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China-based Lenovo's ride to top spot of PC business

Nearly a dozen years after its acquisition of IBM's personal computer (PC) business, Lenovo's bid to transform from a China-based business to a global company appears to have proven the skeptics wrong.

The $1.75 billion deal made Lenovo the world's third-largest PC company at the time. The PC maker became the world's top PC company in 2013 and has since expanded its reach to the tablet and smartphone markets.

Originally called Legend Computer, the PC company began life in 1984 in a guardhouse in Beijing.

Liu Chuanzhi, the current chairman of Legend Holdings and founder of the Lenovo Group, had borrowed the yuan equivalent of $25,000 from the Chinese Academy of Sciences, where he worked as a researcher, to test his capabilities and see what he could come up with in the personal computer space.

His timing was good because the Chinese Communist Party had started pursuing economic reforms and adopting "socialism with Chinese characteristics." "I felt the time for new hope had arrived," Liu said of the government's decision to move to a market economy in the 1980s.

Lenovo launched its Moto Z and Moto Z Play smartphones earlier in the year.
Sanjeev Verma | Hindustan Times | Getty Images
Lenovo launched its Moto Z and Moto Z Play smartphones earlier in the year.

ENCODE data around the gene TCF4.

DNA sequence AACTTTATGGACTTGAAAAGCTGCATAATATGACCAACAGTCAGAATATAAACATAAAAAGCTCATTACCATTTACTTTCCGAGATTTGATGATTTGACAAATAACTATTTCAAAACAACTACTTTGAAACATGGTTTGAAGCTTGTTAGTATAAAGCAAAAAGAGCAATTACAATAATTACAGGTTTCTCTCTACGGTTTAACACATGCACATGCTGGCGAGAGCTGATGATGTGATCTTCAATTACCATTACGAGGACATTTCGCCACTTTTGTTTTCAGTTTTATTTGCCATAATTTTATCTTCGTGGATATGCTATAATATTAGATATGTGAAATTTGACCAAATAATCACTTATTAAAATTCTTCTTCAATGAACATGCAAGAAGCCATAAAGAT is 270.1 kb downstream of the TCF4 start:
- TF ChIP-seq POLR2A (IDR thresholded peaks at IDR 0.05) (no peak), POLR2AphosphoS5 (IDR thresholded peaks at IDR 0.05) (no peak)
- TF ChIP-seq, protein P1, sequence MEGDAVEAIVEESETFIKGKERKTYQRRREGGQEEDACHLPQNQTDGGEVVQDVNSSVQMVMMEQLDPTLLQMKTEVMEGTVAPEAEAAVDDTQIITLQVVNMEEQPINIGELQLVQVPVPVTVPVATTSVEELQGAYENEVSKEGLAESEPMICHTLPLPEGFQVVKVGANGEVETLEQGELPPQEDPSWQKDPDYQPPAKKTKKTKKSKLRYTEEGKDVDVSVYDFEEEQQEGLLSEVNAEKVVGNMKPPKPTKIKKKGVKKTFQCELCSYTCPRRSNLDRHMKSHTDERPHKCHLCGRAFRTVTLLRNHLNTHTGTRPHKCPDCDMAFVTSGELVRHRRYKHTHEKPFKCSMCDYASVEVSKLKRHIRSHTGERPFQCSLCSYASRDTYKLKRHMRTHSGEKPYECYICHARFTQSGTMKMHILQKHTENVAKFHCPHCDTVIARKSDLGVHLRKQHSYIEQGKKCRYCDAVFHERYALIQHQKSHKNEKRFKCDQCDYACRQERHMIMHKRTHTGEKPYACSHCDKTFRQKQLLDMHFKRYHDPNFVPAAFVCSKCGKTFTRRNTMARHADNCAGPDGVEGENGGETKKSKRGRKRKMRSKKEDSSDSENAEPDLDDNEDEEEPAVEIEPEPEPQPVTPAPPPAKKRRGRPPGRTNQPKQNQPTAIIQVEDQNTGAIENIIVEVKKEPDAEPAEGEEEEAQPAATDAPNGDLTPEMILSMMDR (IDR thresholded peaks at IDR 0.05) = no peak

"When I first started work, it was at the end of the Cultural Revolution but I was restricted," Liu said, "I wasn't able to do anything so I felt really helpless at the time."

Nevertheless, Liu and his team of researchers stood out from the market because of their ability to program globally imported PCs with a module that allowed the machine to read and write Chinese characters. "With this, we managed to help more Chinese people use the PC," Liu said.

According the Liu, the 2005 IBM deal was necessary for Lenovo's survival. "If our business was restricted to the Chinese market, we might have faced stagnation and died off," Liu told CNBC's "Managing Asia."

However, the takeover wasn't all smooth sailing. The divergent views of Yang Yuanqing, Lenovo's current chief executive, and the then-CEO of IBM's PC arm led to friction between both sides.

"Frankly speaking, Yang was right (and) … the American was rather myopic in his vision for the company. At that time, the computer industry was experiencing a transformation from enterprises buying computers to customers purchasing them," Liu said.

The existing Thinkpad line was targeted at enterprises. But developing a new product line for consumers would have required considerable investments that the American CEO was unwilling to commit at the time, said Liu.

As a result, Liu returned as chairman to resolve the crisis and turned the company back to the path of profitability. "Cultural conflict is inevitable, but it is important not to politicize it and make it into a clan war," he said.

Going forward, Liu says that the PC industry will continue to shrink. "The total pie is declining but Lenovo's share is still increasing," Liu said, pointing to Lenovo's developments in its smartphone business as leading the way forward.

"Over the past 5 to 6 years, (the smartphone segment) hasn't been that successful … because it made hundreds of models a year to satisfy the demands of the telcos but this resulted in lower end smartphones," Liu said.

However, he's optimistic that things will turn around. "After acquiring Motorola, we've been making higher quality smartphones (and) launching about 1 or 2 models a year," Liu said.

"After using the smartphones myself, I find the quality has improved remarkably," he said.

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